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Epiphany 2018 and 2019

Epiphany is celebrated both in and out of church in Finland. The feast comes on January 6th, the traditional date of several events of importance to the Christian faith: the arrival of the Three Wise Men in Bethlehem, the Baptism of Jesus by John the Baptist in the Jordan River, and the marriage celebration Jesus attended in the town of Cana.

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20196 JanSunEpiphany

January 6th is also 12 days after December 25th. It is the final of the 12 days of Christmas mentioned in the popular song by that name. Finally, Epiphany is the official start of the Carnival season, which ends with the first day of Lent on Ash Wednesday.

The word for Epiphany in Finnish is “loppiainen,” which literally means “end of Christmas.” However, Finns actually continue to celebrate the Christmas season up to January 13th, which is the last day of Scandinavia’s traditional “20 days of Christmas.” January 13th is also Saint Canute’s Day. Interestingly, Finland changed the date of Epiphany in 1971 to the first Saturday on or following January 6th but then restored the date to January 6th itself in 1991.

In Finland, Epiphany is celebrated by attending special church services, most of them attending an Evangelical Lutheran Church. White is the official liturgical colour for the day, and it is traditional for six lit candles to be put on the altar. In Finland, the message will typically focus on the Wise Men’s visit rather than Jesus’ baptism or the marriage in Cana. It will also usually have a theme regarding Jesus’ revelation to the world and missionary work since the Three Wise Men were Gentiles.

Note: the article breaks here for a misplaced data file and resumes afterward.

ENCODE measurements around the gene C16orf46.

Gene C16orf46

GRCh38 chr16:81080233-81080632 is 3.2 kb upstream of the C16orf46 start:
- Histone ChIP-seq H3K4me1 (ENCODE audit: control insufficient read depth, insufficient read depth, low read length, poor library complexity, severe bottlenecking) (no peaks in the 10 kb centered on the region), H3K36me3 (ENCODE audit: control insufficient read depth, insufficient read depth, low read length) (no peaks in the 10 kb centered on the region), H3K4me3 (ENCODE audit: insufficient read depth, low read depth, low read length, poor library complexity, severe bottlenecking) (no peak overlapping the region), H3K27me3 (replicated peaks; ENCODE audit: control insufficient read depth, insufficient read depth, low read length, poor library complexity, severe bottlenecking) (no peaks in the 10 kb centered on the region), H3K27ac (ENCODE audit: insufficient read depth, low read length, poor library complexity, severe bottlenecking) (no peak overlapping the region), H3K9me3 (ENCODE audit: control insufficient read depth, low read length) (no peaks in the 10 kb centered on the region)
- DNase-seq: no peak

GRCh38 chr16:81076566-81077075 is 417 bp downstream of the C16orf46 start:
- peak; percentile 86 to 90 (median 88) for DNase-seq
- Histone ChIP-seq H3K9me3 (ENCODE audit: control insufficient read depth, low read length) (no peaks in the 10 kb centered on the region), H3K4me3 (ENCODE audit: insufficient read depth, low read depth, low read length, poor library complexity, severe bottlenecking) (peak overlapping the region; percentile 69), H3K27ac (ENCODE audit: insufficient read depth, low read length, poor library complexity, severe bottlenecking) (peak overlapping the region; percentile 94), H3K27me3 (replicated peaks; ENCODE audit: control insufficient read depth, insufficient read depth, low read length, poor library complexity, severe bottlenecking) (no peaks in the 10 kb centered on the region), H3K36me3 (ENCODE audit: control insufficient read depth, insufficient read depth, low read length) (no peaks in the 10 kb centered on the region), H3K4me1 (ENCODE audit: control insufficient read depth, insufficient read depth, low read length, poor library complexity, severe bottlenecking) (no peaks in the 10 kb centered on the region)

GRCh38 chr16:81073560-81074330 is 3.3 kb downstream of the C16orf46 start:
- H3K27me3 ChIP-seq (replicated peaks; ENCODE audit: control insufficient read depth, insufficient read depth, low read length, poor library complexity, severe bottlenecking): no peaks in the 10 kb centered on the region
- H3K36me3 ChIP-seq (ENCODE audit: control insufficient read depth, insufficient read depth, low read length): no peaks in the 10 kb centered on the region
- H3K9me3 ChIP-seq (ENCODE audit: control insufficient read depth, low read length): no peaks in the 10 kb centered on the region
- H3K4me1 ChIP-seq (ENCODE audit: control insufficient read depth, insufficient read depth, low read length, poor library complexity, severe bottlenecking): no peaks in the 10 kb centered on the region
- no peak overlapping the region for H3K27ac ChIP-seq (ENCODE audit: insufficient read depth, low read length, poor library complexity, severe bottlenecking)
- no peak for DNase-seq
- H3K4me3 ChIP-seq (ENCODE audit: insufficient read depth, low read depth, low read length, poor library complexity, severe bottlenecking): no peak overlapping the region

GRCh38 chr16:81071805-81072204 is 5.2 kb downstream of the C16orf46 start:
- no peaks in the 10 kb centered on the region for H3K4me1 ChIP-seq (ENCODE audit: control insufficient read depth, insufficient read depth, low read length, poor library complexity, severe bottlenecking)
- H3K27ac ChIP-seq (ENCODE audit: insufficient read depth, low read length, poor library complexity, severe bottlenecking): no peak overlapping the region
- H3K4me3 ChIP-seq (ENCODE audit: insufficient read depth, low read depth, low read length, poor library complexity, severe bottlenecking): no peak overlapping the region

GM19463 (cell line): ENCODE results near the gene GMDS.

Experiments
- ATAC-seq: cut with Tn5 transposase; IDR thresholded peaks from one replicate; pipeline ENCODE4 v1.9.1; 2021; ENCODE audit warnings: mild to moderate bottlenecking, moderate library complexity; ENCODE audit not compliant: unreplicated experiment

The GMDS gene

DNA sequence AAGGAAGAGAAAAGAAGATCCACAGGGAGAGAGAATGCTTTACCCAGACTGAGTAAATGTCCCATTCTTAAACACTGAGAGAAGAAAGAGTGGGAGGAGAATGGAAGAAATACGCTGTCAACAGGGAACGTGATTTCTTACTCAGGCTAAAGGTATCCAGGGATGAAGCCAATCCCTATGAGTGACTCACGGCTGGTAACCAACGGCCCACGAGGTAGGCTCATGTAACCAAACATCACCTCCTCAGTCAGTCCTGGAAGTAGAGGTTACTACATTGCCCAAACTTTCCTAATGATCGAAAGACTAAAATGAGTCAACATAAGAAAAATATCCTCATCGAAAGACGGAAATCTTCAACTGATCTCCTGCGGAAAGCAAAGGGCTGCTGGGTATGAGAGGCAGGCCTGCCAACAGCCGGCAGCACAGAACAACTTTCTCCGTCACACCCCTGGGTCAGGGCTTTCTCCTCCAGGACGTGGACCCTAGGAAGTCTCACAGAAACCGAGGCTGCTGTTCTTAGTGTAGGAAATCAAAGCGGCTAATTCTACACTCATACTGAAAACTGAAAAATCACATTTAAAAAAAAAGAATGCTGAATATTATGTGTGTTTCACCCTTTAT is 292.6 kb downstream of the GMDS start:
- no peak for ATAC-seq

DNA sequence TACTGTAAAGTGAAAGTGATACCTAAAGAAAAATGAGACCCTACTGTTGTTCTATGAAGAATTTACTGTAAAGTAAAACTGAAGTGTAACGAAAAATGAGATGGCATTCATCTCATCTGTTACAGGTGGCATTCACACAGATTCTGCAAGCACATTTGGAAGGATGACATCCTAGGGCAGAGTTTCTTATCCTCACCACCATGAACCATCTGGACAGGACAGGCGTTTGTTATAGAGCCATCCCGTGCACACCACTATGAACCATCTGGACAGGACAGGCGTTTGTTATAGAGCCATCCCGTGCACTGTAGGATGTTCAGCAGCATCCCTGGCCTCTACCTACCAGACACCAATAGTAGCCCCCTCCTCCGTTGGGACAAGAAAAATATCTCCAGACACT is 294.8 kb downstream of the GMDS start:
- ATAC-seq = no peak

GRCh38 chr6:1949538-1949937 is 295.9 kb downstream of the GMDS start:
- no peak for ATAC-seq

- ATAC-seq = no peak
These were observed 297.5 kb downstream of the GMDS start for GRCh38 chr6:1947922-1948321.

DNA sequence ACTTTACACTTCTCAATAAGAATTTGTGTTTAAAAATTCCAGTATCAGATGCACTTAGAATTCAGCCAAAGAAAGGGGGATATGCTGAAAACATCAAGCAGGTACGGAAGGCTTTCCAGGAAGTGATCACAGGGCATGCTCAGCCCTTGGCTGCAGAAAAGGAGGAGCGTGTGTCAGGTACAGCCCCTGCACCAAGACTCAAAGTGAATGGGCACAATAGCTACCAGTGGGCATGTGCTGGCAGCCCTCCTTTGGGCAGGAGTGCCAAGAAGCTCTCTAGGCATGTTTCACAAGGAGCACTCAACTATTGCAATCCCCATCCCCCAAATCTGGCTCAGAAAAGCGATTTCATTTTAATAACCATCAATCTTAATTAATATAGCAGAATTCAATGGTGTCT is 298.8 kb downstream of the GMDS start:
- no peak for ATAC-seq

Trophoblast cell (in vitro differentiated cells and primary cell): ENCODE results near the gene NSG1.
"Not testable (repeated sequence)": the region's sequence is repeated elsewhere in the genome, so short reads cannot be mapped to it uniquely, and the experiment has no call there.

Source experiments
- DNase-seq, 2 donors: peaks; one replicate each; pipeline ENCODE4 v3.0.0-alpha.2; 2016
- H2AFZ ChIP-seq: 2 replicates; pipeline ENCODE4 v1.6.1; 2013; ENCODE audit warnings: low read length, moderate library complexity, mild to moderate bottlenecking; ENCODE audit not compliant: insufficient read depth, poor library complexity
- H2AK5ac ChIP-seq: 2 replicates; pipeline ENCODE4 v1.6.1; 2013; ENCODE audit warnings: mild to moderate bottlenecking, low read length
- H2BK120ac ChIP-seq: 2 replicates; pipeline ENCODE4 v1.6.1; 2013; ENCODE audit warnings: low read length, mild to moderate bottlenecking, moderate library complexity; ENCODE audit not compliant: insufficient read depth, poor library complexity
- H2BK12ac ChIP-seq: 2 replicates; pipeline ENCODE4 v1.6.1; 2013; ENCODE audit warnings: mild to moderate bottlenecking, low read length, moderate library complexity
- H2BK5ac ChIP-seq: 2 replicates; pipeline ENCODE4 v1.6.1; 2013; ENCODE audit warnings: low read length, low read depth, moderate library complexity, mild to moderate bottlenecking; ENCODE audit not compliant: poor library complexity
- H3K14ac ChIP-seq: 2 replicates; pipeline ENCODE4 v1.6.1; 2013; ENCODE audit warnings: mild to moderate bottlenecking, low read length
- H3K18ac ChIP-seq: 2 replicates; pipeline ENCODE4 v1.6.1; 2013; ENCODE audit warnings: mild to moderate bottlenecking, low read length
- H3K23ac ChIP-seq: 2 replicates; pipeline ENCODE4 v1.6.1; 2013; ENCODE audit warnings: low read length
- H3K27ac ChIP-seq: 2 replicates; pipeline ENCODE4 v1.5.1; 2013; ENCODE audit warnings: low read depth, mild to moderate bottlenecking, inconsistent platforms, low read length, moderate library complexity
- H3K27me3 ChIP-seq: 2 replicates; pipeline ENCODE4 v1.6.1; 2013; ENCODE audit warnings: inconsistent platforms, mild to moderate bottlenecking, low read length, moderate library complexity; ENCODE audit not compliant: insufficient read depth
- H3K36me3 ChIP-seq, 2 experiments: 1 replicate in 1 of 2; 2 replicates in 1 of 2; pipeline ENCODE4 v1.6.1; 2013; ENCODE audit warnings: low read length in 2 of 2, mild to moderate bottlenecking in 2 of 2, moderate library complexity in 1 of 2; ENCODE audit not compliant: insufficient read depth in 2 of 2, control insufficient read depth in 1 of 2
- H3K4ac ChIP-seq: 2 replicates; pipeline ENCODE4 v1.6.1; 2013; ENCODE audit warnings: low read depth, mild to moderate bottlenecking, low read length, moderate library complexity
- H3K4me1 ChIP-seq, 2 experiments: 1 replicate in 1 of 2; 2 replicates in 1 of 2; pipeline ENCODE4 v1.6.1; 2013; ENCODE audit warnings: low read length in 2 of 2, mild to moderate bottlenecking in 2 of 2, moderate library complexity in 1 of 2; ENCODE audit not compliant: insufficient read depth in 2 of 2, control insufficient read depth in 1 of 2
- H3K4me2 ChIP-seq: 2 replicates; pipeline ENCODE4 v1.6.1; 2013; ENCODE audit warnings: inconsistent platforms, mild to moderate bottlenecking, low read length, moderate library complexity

Tourists in western Finland will find that most shops are closed for Epiphany, while in Eastern Finland, they are open to take advantage of the tourist rush. Throughout Finland, public transport will run on reduced schedules, so travelers need to be aware and plan ahead.

Things to do in Finland for Epiphany include:

  • Attend Epiphany services in a Finnish church. See if you can get an interpreter to attend with you, of if you are practicing Finnish, listen closely and bring a notebook. But also notice the white vestures, the six candles on the altar, and sound of Finnish music. If you attend a historic or large church building, learn of its history and architecture as well.
  • Enjoy a Finnish Epiphany meal. Pea soup, cabbage rolls, chicken stew, injera flat bread, sweet honey-yeast bread, lentil soup, and yataklete kilkil, a kind of vegetable soup, may all be on the menu at a local restaurant. But especially be sure to pick up some piparkakut, star-shaped gingerbread cookies, at a local bakery. It is traditional to make a wish, break the cookie in your palm, and count the pieces. If it broke in three piece, your wish is sure to come true.
  • Visit Urho Kekkonen National Park in far-north Lapland. You can see the dazzling northern lights, go skiing, hike through the pristine arctic wilderness, and look for Santa Claus, for he is thought by the Finns to live here instead of at the North Pole.

Touring Finland for Epiphany will introduce you to time-honored traditions of the Christian faith, to Finnish cuisine, and to Finland’s amazing landscapes.